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Spain – Tenerife’s state-owned casinos should not be privatised

By - 11 December 2017

Councillor from the Podemos (We Can) Party Julio Concepción has said that the casinos on the island of Tenerife were still making a profit despite the efforts of the present government to dismantle them.

According to Concepción, the three casinos will report a profit of €2.1m this year adding that profits would have been much higher if it had not been for the present policies of The President of the Council of Tenerife Carlos Alonso. According to Concepción, Alonso has employed “the neoliberal policy of cuts in staff and cuts in investment in material resources” to justify the privatisation of the casinos on the island.

Concepción said that the current standard of casinos in Tenerife were at historic lows, “to the point that, as confirmed by those who work in these facilities, the quality of the service that is being provided to the clientele has fallen markedly in recent years due to lack of personnel.”

Concepción added that spending cuts on personnel had amounted to more than €2.6m since 2007. In addition, he warned that the government planned a further €300,000 in cuts in staff expenditure next year, which will put labour costs at its lowest levels for 17 years.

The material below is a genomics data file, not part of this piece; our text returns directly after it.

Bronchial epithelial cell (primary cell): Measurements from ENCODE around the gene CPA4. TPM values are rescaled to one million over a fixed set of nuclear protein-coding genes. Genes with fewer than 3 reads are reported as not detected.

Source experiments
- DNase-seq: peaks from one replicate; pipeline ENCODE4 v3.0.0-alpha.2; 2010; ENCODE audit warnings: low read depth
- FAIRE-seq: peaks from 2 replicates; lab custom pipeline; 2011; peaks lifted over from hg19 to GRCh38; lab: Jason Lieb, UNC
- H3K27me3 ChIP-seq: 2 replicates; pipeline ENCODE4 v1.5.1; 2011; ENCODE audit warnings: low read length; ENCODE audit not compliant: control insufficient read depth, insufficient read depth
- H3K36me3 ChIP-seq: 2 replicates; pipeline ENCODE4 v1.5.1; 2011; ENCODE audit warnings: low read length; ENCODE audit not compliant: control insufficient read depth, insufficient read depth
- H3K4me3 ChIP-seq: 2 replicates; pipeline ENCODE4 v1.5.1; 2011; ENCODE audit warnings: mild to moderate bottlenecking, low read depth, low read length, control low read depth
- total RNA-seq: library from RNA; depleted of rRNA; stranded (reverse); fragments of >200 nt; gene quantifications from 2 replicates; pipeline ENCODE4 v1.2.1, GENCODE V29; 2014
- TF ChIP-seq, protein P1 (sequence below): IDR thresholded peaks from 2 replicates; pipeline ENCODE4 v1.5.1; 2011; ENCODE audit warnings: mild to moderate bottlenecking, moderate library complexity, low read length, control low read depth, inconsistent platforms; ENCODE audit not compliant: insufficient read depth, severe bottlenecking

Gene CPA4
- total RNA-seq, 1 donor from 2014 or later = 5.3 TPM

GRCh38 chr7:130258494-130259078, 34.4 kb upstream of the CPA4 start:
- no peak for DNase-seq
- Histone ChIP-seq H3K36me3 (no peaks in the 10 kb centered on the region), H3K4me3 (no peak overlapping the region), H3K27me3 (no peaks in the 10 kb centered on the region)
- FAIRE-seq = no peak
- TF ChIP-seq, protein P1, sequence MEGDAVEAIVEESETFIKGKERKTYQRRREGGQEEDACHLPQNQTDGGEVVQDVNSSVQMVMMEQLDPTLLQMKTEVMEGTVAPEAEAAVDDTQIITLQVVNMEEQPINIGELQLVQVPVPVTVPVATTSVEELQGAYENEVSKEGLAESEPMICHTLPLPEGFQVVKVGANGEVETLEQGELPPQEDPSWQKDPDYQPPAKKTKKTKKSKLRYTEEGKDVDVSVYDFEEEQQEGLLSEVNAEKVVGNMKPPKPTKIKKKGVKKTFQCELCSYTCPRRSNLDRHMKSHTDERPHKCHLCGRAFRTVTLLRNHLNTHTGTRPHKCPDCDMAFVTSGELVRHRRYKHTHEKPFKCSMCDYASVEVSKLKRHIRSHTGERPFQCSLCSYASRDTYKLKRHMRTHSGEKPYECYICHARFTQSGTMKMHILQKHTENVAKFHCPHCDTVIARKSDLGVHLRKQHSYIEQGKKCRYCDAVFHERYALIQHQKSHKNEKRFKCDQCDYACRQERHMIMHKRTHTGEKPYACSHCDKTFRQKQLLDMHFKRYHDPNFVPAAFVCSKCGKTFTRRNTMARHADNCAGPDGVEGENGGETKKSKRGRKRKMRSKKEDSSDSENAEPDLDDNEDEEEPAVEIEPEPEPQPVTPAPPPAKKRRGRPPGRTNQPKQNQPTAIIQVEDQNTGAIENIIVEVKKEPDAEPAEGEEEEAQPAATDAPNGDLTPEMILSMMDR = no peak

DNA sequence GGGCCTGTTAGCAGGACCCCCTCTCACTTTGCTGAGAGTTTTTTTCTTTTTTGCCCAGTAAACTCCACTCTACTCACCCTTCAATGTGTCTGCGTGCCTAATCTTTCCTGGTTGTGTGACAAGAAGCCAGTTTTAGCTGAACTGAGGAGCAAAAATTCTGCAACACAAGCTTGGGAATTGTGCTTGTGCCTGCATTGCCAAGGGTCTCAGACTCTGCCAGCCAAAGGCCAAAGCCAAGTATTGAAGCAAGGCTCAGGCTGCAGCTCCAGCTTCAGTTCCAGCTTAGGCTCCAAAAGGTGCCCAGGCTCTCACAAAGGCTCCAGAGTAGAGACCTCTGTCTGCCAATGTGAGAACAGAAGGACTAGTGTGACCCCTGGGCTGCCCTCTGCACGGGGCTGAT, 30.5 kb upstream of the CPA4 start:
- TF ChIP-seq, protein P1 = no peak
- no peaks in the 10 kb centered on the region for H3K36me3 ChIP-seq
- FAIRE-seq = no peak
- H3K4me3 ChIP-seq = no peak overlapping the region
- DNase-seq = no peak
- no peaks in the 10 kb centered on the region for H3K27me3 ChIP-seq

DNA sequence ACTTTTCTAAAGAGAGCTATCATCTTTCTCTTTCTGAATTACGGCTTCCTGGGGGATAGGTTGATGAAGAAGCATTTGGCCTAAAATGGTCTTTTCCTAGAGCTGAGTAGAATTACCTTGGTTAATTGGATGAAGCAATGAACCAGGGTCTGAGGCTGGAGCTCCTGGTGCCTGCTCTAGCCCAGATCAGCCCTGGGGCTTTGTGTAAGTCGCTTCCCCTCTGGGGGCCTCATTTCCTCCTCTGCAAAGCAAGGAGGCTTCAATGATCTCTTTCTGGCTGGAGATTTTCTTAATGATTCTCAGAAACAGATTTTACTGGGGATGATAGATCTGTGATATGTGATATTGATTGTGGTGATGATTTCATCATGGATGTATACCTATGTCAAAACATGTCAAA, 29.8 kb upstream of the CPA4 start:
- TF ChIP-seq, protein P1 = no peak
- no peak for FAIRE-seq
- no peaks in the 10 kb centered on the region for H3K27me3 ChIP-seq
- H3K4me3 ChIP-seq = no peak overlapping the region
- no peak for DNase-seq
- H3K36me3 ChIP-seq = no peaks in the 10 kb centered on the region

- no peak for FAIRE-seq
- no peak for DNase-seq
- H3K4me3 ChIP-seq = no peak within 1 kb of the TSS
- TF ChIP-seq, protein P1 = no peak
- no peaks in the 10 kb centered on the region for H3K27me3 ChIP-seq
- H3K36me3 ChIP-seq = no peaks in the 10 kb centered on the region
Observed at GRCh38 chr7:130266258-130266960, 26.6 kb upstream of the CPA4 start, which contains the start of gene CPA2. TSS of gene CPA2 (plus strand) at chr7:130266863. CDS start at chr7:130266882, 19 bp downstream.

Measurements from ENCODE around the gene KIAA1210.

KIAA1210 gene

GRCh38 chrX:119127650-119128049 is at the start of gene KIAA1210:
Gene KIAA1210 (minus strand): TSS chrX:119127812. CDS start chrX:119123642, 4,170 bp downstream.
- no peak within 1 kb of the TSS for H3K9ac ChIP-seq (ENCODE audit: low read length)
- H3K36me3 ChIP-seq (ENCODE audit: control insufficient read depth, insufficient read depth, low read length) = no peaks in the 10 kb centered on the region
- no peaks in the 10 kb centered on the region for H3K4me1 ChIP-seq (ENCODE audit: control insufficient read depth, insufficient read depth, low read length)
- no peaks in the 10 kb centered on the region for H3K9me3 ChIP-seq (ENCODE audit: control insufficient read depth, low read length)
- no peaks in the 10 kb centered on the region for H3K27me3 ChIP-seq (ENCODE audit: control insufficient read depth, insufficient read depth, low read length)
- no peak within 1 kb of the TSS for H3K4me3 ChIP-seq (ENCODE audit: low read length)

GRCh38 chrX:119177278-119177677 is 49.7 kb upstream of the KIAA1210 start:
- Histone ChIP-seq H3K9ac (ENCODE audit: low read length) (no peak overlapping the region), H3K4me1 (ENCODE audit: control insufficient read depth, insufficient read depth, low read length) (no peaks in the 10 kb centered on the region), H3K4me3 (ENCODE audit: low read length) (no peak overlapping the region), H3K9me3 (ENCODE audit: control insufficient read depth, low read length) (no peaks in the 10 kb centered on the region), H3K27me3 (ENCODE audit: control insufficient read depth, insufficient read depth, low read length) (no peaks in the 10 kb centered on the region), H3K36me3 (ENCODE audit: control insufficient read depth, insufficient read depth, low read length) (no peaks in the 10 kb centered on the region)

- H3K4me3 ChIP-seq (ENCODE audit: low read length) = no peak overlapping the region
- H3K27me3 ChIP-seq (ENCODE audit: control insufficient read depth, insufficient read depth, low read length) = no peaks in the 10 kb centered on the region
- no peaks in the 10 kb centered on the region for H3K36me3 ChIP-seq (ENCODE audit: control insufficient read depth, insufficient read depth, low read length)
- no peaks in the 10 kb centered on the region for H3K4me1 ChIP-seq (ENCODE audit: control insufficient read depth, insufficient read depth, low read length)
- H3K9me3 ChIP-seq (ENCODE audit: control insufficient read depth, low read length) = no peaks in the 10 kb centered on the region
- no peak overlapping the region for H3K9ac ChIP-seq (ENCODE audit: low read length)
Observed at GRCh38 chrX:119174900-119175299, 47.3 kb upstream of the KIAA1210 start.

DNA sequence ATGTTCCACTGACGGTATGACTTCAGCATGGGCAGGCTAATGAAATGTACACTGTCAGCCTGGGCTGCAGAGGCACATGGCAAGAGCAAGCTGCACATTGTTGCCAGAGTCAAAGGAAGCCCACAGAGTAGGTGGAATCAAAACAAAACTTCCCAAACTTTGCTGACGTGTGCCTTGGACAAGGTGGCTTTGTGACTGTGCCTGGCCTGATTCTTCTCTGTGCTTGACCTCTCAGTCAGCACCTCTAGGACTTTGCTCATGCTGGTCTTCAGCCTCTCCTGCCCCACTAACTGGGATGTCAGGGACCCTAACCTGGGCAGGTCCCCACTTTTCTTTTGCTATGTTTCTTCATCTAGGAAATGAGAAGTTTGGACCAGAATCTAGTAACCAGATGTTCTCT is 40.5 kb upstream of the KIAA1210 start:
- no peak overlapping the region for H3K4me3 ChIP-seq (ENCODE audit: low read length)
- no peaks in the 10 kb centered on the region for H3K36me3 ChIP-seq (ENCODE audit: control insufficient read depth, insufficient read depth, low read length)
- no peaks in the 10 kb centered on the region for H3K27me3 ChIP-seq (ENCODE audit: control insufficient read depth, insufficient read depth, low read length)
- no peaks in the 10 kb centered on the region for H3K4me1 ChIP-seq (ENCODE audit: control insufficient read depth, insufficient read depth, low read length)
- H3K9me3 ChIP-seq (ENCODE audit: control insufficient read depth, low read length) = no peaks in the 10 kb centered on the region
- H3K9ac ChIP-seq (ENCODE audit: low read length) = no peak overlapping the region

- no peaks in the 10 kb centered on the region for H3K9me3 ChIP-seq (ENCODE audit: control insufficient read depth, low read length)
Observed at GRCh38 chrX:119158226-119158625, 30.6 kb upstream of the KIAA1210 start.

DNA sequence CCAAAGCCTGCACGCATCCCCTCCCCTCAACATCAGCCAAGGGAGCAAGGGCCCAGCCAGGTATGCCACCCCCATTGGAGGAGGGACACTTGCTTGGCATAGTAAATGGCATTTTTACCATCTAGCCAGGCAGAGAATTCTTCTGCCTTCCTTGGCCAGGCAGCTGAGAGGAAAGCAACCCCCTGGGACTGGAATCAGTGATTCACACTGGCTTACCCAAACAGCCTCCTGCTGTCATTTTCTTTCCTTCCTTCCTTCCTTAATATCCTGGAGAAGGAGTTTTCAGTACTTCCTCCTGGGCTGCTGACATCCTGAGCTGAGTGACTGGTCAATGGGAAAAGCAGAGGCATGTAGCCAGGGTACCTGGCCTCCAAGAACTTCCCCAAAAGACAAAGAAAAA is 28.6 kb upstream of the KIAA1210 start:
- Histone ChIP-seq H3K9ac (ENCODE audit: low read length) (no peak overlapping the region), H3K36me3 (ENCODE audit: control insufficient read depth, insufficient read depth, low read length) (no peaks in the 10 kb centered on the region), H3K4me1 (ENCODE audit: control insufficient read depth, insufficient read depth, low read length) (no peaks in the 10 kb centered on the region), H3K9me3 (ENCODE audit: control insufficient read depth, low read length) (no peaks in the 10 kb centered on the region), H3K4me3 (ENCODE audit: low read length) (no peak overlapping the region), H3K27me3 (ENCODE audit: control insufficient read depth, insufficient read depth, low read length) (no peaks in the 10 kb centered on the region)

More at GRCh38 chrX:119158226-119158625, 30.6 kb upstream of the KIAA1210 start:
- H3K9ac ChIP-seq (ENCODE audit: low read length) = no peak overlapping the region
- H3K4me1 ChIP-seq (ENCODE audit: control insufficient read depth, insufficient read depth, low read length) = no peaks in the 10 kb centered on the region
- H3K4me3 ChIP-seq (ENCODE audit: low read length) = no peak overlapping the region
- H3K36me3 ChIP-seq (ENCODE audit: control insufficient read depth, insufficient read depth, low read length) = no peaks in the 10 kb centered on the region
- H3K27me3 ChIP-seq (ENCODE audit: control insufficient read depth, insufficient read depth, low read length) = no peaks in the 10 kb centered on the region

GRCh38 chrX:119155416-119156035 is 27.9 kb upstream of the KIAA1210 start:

Concepción said that his party was lobbying for a salary increase for casino staff and the creation of new high quality jobs but had been hampered by “the unreasonableness of the government.”

Casinos in Tenerife have been the focal point of controversy ever since 2014 when it was announced that casinos were to be privatised with then newly elected President of the Council Carlos Alonso saying that he supported plans to open casinos in hotels. While the administration was at pains to express that the opening up of the market would not hail in a new era of Las Vegas type gaming on the island, it was hoped that if the market was liberalised then it could bring significant investment in the area and increase the number of attractions currently on offer.

However, unions and many officials have been against the move from the beginning and have delayed the process. In May 2016 Concepción, said that the sale of the casinos was a “disgrace” “irresponsible” and an example of “arbitrary” policy that would have no benefit on the local community.

All the same, in November 2016 Carlos Alonso said that his goal was to put the casinos forward for tender “as soon as possible.”According to the official: “The sale of the casinos will serve to increase the competitiveness of tourist activity on the island.” This he said had been the initial goal when the local government first allowed casinos on the island more than 30 years ago.

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